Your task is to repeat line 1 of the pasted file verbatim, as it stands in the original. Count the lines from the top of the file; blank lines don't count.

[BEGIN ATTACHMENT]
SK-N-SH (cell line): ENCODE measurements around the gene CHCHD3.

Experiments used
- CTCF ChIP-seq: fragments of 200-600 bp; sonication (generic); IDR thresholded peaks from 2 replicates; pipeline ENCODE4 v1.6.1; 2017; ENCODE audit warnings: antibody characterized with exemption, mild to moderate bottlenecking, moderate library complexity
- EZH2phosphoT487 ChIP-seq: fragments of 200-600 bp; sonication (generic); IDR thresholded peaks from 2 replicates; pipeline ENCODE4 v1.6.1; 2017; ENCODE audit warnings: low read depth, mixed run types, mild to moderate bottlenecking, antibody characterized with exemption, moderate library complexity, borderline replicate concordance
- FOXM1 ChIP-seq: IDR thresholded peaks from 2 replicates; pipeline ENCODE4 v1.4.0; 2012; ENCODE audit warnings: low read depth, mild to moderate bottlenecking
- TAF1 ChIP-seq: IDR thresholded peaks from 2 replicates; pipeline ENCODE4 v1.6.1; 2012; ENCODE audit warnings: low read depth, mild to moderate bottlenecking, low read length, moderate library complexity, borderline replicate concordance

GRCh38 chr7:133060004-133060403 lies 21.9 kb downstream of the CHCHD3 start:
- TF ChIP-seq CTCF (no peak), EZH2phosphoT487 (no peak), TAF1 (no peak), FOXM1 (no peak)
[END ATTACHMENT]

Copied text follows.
SK-N-SH (cell line): ENCODE measurements around the gene CHCHD3.